Foot-and-mouth false alarm sends dollar down a cent

Foot-and-mouth false alarm sends dollar down a cent

June 15, 2001 The Evening Post (Wellington)
A Te Kuiti vet pushed the foot-and-mouth emergency button yesterday, sending the country into a spin and causing the New Zealand dollar to drop almost a cent.

The false alarm led to Te Kuiti's Universal Beef Packers, and a Taihape farm where the suspected infected animal had come from, being quarantined until the all-clear was given by the Wellington-based National Centre for Disease Investigation (NCDI) at 5pm.

A worker in the boning room of the privately owned freezing works saw that a tongue from a slaughtered cow had five lesions on it about lunchtime yesterday.

The Ministry of Agriculture and Forestry vet working on site then called NCDI, sparking a full-scale alert.

"It could have been disastrous, not just for us but for everyone, if it had been the real thing," operations manager Jason Campbell said.

"We would have had no exports going anywhere."

Twenty-six carcasses at the Te Kuiti beef plant and a further 30 animals from the Taihape farm were checked by Agriquality vets.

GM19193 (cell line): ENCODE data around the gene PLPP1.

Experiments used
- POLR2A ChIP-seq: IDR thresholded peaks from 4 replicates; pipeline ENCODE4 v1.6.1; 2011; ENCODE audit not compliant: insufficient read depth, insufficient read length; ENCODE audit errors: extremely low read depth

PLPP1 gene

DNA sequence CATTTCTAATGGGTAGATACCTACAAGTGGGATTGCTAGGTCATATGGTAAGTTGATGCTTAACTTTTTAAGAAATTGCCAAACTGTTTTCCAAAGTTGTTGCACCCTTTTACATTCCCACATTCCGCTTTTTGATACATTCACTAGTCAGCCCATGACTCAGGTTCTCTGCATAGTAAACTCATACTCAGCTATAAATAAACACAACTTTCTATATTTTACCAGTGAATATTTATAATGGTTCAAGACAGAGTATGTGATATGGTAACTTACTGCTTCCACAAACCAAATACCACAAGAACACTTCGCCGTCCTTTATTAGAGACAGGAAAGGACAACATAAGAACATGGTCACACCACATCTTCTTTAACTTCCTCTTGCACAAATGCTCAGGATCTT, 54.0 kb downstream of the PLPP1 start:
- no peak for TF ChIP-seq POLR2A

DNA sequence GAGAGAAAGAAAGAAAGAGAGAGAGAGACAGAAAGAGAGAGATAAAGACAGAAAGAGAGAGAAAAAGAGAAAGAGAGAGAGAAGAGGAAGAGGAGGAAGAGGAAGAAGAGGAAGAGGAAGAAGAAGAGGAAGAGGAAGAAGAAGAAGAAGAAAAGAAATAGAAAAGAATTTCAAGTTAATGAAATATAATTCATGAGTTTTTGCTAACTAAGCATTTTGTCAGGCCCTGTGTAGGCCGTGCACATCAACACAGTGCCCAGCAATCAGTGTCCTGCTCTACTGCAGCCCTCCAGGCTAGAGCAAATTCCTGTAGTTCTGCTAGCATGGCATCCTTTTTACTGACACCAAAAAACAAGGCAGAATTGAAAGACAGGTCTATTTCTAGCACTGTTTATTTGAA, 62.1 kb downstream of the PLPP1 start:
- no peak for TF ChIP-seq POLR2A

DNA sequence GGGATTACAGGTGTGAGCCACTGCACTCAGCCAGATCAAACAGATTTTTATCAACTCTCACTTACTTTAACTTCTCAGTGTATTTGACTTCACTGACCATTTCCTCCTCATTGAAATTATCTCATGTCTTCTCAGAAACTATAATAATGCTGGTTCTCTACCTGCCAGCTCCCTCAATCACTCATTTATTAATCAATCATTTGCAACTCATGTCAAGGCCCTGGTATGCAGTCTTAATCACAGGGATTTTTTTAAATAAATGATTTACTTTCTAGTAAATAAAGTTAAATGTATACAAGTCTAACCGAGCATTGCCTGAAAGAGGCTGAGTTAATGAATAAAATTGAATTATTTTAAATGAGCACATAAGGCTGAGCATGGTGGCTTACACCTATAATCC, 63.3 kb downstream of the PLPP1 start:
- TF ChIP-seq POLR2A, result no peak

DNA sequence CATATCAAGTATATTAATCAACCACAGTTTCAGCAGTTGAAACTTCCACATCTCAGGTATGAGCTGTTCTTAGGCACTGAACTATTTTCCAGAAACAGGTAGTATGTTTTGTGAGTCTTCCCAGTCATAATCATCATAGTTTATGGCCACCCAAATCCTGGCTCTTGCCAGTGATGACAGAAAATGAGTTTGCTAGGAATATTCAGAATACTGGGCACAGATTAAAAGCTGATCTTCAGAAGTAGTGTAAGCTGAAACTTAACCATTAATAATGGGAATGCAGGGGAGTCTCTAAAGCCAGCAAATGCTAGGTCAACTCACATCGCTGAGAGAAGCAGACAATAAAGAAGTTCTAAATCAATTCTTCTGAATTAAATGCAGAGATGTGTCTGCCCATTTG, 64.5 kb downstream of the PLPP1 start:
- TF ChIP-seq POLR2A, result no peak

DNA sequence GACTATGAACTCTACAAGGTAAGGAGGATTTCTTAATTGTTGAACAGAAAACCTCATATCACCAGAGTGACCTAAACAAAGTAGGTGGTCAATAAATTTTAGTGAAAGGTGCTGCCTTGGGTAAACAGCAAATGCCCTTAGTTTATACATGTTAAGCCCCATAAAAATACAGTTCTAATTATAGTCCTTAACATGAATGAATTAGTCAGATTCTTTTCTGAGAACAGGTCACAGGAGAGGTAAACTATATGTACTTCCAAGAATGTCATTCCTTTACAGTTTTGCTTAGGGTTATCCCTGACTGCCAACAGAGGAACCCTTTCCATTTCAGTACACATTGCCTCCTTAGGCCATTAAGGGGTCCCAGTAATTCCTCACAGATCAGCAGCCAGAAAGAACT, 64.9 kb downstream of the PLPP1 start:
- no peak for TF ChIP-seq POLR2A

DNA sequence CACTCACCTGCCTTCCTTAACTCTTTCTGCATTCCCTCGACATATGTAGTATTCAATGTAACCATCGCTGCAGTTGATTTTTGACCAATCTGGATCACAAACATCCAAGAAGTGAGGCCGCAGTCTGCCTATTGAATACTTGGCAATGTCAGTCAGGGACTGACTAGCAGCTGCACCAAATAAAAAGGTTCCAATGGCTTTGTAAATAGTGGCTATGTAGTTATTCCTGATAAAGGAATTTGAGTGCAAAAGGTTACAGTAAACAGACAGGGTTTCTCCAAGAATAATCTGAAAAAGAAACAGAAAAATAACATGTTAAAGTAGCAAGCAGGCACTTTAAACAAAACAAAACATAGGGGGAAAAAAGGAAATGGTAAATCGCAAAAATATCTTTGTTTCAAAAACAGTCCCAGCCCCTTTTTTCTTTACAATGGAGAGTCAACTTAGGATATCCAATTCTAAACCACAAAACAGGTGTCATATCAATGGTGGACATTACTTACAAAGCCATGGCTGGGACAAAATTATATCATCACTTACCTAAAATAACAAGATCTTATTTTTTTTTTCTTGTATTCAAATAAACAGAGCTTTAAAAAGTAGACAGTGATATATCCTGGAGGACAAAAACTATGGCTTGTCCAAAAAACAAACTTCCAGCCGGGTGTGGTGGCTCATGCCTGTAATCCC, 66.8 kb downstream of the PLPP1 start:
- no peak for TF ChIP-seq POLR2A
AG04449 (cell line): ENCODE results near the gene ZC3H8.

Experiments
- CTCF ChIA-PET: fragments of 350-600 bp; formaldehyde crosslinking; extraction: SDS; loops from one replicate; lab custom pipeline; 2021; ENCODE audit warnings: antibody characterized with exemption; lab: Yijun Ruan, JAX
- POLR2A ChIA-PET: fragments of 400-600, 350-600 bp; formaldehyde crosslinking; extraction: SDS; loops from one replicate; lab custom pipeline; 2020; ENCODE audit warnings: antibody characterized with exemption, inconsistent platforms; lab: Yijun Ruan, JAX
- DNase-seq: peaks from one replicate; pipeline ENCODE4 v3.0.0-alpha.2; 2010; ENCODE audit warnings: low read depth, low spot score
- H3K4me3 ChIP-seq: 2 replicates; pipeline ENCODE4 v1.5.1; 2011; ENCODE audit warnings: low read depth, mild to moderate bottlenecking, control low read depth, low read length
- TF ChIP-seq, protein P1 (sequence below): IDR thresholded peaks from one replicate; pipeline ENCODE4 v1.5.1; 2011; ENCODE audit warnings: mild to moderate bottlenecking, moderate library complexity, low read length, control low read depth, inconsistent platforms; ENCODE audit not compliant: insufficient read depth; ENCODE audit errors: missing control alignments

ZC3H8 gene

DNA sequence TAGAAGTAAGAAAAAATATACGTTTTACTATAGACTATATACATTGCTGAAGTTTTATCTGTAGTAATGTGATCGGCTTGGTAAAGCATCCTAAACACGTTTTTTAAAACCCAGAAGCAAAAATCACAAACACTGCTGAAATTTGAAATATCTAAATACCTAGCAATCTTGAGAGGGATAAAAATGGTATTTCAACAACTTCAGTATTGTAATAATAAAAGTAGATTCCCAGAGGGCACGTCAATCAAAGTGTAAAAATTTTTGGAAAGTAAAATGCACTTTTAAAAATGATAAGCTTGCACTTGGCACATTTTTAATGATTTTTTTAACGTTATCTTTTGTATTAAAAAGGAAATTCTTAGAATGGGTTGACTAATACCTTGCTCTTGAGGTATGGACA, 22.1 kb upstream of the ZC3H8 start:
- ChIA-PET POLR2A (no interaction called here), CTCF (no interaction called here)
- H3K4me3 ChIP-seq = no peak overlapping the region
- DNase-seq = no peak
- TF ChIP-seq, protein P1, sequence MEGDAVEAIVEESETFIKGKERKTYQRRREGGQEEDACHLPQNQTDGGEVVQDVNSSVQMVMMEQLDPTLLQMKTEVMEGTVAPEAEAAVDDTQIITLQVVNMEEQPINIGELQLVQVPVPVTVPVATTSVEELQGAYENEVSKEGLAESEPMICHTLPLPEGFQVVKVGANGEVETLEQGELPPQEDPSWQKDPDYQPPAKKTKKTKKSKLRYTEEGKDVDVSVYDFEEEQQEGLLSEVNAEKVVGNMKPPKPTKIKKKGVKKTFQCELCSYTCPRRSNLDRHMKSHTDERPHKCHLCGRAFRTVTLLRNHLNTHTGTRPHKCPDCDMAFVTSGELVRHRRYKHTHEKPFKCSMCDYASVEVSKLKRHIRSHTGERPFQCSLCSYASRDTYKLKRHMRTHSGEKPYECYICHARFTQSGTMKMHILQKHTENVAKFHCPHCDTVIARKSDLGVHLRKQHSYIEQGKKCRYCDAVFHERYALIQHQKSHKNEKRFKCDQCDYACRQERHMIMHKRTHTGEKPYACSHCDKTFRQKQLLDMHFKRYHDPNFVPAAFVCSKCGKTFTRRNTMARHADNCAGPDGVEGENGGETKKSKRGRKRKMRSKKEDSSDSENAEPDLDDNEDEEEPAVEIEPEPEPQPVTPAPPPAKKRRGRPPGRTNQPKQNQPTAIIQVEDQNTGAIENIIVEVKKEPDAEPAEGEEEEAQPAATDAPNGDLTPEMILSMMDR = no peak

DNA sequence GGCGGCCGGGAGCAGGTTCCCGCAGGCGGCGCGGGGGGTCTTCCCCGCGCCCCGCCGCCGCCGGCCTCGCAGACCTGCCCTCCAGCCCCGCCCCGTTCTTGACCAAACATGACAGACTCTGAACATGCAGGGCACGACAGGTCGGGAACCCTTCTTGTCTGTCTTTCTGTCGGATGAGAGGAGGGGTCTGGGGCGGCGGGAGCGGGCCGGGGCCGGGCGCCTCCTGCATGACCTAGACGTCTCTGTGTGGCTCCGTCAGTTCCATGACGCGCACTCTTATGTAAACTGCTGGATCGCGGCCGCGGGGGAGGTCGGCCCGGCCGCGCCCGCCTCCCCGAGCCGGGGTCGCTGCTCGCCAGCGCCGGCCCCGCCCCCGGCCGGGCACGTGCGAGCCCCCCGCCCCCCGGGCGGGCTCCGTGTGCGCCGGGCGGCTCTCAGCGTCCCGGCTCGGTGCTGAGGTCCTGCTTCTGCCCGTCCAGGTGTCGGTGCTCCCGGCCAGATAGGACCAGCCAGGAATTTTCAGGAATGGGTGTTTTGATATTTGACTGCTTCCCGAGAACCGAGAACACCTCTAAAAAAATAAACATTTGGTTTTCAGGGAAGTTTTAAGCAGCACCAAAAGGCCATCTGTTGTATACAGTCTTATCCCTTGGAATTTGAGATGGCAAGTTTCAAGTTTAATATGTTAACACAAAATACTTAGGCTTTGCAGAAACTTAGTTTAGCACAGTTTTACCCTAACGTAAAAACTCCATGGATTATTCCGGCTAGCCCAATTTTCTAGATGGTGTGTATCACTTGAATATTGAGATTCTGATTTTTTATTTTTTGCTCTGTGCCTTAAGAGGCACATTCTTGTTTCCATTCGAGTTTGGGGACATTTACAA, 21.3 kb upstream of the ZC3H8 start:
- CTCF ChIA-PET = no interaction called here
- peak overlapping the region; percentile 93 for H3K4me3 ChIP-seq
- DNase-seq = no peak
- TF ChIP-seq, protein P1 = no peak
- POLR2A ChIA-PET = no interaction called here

The tongue was sent to Wellington for analysis, but vets suspect the animal had eaten something caustic.

A spokeswoman for Agriculture and Biosecurity Minister Jim Sutton said yesterday's alarm was a sign that New Zealand's biosecurity systems were working.

Within two hours of the call to Wellington, the freezing works and Taihape farm where the animals came from had been isolated.

"This is a good sign the biosecurity system is working and everyone is taking it very seriously. So seriously that when television news promoted a suspected outbreak, the New Zealand dollar dropped a quarter of a cent," a spokeswoman from Mr Sutton's office said.

The dollar slid further in late trading, dropping almost a cent.

Agriquality vet Roy Sproule has attended about six suspected foot-and-mouth cases so far this year.

The Hamilton vet was called to the Te Kuiti freezing works at 12.30pm.

"When you're going to something like this you're hoping like mad it's not the real thing - not just for personal reasons, but for the sake of the whole country. If it got here it would be hell on earth," Dr Sproule said.

After examining the tongue, Dr Sproule put NCDI on full alert and closed the freezing works.

Mr Campbell said the plant's 80 workers had to stay on the property until the all-clear was given.

The Taihape farm was closed off while 30 animals had their mouths checked and temperatures taken by Wanganui-based Agriquality vet Barbara Binney.

The Taihape farmer declined to comment on the incident. - NZPA

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